272. Memorandum From the Assistant Secretary of State for Near Eastern and South Asian Affairs (Jones) to Acting Secretary of State Dillon0


  • Soviet Propaganda Pressures on Iran


A recent telegram from Geneva (Tab B)1 indicates that Secretary General Hammarskjold has not yet been successful in his attempts to bring about a cessation of Soviet propaganda broadcasts to and pressure on Iran. In addition, there are credible signs that the morale of the Shah and his advisers has been adversely affected. It is certainly true that the [Page 646] Shah believes that the United States and the United Kingdom have not supported Iran fully in the face of this hostile Soviet campaign.

According to recent statements by Khrushchev and now Gromyko, the Soviets are only willing to consider a cessation of their pressure if Iran is willing to pay a price. Such a price presumably would have to be some dramatic gesture such as conclusion of a non-aggression treaty with the USSR, abrogation of the U.S.-Iranian bilateral agreement, or some similar action seriously detrimental to Iran’s relations with the West and its Baghdad Pact allies. There is the clear danger that the Shah might be persuaded by the faint-hearted and the neutralists around him that he should take one of these steps to relieve the immediate pressure on his position in Iran. Were he so persuaded, he would not only endanger seriously his country’s relations with the West and his Baghdad Pact allies, but he would also undermine his position in the country in the long term.

In this situation we have two objectives: to induce the Soviets to cease and desist, which Mr. Hammarskjold has so far unsuccessfully tried to do, and/or to shore up the Shah’s morale sufficiently to resist the pressures towards accommodation being exerted on him.

Of the various means available to us, i.e. action in the Baghdad Pact, further bilateral discussions with the USSR, military and economic assistance, additional statements by U.S. officials and the UN forum, a bilateral approach to Gromyko in Geneva might be the most useful next step. While formal UN consideration of the problem would not necessarily resolve the issue, it would bolster materially the morale of the Shah and his supporters at this particular juncture. At the same time action in the UN might risk serious criticism that the United States is “spoiling” the atmosphere for a summit meeting. Before deciding finally on such action, therefore, we believe that we should recommend to the Secretary that he and Selwyn Lloyd discuss whether they might raise the issue with Gromyko in Geneva. The Secretary had previously been requested by the Iranian Foreign Minister, during the earlier Geneva meeting, to raise this matter with Gromyko, but he avoided such a step while Hammarskjold was actively pursuing the matter with the USSR. Such an approach to Gromyko might have the maximum impact if it came initially from the British who are widely believed to have a keen interest in a summit conference since it would suggest to the Soviets that Soviet pressure on Iran might itself jeopardize such a meeting. We have in mind that the Secretary and/or Selwyn Lloyd would tell Gromyko that we regret that Hammarskjold’s efforts have not been successful and that if the situation does not improve, we would have to consider sympathetically any Iranian request that the matter be discussed in the UN. We believe Iran has a good case that can be well documented.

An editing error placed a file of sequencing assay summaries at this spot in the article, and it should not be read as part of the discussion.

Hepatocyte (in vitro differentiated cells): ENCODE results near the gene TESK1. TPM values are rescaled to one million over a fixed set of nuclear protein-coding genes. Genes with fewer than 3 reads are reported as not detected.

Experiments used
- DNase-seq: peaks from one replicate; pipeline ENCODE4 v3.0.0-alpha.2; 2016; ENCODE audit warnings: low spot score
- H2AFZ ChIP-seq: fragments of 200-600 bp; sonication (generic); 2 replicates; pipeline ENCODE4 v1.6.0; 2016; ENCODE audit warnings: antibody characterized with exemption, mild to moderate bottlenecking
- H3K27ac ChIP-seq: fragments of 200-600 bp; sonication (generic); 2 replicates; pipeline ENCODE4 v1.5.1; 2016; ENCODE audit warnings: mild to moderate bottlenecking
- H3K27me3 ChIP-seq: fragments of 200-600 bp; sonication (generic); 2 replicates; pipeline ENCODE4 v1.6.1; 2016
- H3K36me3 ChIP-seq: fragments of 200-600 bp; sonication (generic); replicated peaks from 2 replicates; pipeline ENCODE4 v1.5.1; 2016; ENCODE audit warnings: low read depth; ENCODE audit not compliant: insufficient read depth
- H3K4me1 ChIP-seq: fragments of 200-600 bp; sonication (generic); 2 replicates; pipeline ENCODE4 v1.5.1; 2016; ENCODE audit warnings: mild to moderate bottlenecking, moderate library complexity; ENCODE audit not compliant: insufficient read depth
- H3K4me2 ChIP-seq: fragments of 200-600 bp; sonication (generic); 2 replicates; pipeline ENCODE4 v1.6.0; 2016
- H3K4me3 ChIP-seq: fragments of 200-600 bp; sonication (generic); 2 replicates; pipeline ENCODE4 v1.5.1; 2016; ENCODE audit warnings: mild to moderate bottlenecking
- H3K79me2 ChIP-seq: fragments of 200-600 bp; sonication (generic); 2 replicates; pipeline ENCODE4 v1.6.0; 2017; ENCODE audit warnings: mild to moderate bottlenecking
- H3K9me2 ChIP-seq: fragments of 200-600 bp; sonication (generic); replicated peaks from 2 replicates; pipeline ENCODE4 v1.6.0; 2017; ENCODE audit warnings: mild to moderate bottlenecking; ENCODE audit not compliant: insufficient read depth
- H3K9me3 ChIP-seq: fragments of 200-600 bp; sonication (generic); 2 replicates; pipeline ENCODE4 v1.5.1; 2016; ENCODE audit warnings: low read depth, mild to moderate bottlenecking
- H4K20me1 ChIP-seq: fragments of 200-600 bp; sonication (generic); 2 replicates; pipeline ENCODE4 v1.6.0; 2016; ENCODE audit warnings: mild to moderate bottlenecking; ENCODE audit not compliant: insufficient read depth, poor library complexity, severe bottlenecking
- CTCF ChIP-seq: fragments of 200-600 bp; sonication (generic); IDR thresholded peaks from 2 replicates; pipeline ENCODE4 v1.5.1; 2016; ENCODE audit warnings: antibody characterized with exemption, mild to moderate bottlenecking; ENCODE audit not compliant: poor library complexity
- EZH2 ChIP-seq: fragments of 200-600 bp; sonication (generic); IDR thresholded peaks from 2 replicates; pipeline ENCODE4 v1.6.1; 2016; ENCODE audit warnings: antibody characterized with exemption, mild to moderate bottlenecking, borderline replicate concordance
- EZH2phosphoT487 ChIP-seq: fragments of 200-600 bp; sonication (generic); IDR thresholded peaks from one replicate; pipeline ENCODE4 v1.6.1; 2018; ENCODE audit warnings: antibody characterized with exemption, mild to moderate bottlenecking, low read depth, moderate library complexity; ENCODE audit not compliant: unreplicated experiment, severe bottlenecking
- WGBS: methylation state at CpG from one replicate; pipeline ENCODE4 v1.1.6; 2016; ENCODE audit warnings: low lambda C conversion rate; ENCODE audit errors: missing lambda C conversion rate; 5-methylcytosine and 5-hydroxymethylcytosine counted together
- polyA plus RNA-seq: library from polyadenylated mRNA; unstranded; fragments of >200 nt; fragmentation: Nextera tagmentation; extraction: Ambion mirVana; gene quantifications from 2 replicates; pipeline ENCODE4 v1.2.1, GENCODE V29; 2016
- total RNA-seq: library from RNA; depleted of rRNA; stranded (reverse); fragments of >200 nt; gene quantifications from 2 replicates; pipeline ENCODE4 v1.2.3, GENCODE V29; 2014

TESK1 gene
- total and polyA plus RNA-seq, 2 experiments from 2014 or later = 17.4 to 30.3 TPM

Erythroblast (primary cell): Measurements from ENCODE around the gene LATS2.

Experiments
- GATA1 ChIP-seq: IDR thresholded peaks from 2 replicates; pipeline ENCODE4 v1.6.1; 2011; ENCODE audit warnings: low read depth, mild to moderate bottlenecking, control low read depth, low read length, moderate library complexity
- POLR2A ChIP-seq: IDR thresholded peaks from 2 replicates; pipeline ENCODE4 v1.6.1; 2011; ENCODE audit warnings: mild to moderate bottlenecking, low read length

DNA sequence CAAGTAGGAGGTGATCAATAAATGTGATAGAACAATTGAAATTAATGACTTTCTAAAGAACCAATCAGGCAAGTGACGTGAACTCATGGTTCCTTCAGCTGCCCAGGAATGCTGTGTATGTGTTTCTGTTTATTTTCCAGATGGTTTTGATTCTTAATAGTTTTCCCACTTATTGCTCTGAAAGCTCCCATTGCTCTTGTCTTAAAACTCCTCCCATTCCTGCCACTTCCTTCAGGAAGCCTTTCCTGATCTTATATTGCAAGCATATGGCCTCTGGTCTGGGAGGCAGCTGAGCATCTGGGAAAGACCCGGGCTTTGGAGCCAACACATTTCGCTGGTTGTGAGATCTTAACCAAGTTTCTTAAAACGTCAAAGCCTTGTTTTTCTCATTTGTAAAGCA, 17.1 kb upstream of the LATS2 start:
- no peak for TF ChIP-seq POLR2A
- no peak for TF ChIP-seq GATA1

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Whether or not it is decided by the Secretary to go to Gromyko, we could derive some advantage with the Shah by telling him that the Secretary and Mr. Lloyd are discussing in Geneva what might be done to assist Iran in this situation. We would propose, therefore, if the Secretary approves, to inform the Shah of what the U.S. and U.K. are doing to assist Iran in resolving this matter. Even should the Secretary and Mr. Lloyd decide against an approach to Gromyko, we would still have the subsequent avenue of recourse to the UN open to us. You will recall that we have already undertaken to consider with the Iranians possible recourse to the UN should Hammarskjold’s mission fail (Tab C).2


That you approve the attached telegram to Geneva (Tab A).3

  1. Source: Department of State, NEA/GTI Files: Lot 61 D 407, USSR-Iran Propaganda War. Secret; Limit Distribution. Drafted by Mouser and Marcy; cleared by Wilcox, Kohler, and Director of the Office of Soviet Affairs Richard M. Service; and cleared in draft with Deputy Director of the Office of United Nations Political Affairs Joseph J. Sisco, and Officer-in-Charge of UK and Ireland Affairs James W. Swihart.
  2. Reference is to Secto 335, July 16. Secretary Herter was in Geneva for the reconvened Foreign Ministers Meeting on Germany. (Ibid., Central Files, 661.88/7–1659)
  3. Reference is to telegram 129 to Tehran, July 10. (Department of State, Central Files, 661.88/7–1569)
  4. Sent as Tosec 393 to Geneva, July 25, not printed. (Ibid., 661.88/7–1659) In response Secretary Herter replied in Secto 406 from Geneva, July 28, that he had found little evidence of Soviet desire for a summit meeting. Furthermore, Herter had avoided bilateral conversations with Gromyko at the Geneva Conference and believed he should continue to do so. Herter concluded that the approach to the Soviet Union should be made in the United Nations. Ibid., 661.88/7–2859)